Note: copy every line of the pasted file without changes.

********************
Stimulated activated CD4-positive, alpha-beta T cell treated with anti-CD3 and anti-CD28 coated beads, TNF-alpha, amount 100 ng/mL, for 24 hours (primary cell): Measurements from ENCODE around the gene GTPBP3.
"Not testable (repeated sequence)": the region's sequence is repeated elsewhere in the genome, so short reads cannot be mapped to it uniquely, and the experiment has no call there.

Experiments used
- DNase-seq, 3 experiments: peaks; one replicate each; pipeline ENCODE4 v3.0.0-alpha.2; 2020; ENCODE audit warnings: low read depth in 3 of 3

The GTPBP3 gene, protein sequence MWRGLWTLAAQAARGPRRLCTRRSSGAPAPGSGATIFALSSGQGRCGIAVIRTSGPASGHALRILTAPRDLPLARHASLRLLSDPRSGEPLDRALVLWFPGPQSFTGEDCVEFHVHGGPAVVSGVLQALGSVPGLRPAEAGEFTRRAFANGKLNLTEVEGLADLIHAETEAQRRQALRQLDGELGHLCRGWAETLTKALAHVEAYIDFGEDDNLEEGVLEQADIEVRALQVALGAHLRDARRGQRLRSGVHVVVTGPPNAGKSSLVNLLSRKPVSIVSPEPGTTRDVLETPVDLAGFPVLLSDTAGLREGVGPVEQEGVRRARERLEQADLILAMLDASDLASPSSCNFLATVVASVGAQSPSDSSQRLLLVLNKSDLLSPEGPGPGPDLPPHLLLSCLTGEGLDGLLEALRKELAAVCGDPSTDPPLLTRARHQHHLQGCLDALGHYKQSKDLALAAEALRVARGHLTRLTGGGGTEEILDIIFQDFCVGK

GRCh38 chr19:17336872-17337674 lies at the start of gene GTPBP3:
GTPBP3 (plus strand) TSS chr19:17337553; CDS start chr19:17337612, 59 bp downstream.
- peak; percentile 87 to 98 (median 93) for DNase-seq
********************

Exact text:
Stimulated activated CD4-positive, alpha-beta T cell treated with anti-CD3 and anti-CD28 coated beads, TNF-alpha, amount 100 ng/mL, for 24 hours (primary cell): Measurements from ENCODE around the gene GTPBP3.
"Not testable (repeated sequence)": the region's sequence is repeated elsewhere in the genome, so short reads cannot be mapped to it uniquely, and the experiment has no call there.

Experiments used
- DNase-seq, 3 experiments: peaks; one replicate each; pipeline ENCODE4 v3.0.0-alpha.2; 2020; ENCODE audit warnings: low read depth in 3 of 3

The GTPBP3 gene, protein sequence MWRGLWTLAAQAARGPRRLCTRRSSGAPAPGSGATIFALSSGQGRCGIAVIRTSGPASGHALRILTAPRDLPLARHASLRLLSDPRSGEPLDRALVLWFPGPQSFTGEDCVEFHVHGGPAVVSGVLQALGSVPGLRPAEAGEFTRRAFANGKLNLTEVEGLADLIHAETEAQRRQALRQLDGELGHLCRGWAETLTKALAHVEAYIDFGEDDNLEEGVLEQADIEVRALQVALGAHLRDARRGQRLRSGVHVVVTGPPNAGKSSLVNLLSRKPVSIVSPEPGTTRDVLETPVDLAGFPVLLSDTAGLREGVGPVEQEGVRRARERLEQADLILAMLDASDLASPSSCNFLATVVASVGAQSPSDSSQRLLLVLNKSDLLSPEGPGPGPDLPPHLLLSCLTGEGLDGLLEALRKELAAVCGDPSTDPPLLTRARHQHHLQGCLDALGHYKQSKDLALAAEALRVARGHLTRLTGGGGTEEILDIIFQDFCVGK

GRCh38 chr19:17336872-17337674 lies at the start of gene GTPBP3:
GTPBP3 (plus strand) TSS chr19:17337553; CDS start chr19:17337612, 59 bp downstream.
- peak; percentile 87 to 98 (median 93) for DNase-seq